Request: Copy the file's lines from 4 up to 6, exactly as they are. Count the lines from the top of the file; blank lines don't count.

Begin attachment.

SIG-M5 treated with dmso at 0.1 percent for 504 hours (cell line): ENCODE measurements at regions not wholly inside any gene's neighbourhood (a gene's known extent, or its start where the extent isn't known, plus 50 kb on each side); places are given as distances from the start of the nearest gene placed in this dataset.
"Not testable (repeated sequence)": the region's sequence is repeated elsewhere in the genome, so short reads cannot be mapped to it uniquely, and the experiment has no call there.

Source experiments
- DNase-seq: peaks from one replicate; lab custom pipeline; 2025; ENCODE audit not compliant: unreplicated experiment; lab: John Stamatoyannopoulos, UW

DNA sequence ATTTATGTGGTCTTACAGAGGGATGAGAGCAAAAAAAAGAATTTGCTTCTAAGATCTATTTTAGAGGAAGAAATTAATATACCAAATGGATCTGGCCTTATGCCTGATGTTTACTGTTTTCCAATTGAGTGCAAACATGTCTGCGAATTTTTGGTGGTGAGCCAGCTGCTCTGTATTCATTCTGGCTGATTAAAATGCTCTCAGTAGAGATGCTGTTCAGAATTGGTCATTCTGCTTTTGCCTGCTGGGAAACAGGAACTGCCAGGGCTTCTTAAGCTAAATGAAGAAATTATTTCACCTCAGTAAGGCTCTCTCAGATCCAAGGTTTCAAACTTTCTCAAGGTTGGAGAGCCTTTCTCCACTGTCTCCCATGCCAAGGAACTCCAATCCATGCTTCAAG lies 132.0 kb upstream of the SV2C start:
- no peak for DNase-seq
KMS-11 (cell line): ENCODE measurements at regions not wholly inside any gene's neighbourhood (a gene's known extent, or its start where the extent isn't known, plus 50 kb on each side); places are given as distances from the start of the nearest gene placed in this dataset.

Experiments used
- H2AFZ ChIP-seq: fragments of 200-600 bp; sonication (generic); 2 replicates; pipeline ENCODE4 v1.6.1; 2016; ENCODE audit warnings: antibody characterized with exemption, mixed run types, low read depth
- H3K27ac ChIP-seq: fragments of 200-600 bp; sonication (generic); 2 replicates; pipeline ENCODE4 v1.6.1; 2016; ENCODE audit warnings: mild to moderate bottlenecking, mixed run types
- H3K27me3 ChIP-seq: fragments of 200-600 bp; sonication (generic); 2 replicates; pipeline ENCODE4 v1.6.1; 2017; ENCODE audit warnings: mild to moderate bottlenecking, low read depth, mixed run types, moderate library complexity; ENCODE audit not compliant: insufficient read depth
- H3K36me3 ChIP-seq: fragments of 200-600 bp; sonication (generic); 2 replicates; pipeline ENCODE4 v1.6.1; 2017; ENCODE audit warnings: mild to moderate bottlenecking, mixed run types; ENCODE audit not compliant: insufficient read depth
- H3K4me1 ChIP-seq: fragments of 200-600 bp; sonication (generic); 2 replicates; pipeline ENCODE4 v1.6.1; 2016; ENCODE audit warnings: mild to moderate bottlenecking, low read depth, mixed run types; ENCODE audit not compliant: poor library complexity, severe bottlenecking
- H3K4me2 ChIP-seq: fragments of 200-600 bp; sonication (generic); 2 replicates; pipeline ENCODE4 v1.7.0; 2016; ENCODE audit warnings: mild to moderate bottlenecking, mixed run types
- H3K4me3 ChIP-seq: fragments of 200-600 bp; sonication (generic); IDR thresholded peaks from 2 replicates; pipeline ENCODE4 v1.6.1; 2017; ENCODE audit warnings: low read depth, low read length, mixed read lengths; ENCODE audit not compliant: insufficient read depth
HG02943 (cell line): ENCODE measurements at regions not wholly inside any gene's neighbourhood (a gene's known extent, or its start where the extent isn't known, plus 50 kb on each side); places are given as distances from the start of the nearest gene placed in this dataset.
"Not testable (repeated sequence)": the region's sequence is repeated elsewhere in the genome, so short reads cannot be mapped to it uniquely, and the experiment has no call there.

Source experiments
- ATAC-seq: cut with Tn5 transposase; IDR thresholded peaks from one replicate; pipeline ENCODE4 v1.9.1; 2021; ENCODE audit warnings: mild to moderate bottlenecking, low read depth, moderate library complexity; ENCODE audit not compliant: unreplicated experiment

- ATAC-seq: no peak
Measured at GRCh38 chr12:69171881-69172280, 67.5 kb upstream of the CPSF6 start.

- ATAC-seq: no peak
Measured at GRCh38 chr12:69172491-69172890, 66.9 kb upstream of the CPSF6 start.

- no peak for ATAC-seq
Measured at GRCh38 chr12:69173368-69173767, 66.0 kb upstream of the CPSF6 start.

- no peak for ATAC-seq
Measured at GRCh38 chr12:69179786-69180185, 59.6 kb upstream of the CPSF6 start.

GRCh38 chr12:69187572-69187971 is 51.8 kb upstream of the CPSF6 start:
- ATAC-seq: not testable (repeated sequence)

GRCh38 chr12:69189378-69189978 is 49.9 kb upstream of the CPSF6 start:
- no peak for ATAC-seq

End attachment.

- DNase-seq: peaks from one replicate; lab custom pipeline; 2025; ENCODE audit not compliant: unreplicated experiment; lab: John Stamatoyannopoulos, UW

DNA sequence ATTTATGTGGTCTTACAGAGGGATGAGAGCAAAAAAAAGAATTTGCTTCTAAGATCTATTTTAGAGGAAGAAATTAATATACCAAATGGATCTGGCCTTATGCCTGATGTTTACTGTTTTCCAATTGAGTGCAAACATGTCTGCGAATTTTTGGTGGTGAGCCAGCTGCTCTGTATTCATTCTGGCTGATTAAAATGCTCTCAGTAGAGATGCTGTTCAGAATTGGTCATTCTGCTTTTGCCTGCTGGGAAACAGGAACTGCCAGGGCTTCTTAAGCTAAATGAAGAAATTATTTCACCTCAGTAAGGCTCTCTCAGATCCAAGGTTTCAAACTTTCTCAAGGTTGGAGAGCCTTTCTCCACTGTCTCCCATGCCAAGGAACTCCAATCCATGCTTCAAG lies 132.0 kb upstream of the SV2C start:
- no peak for DNase-seq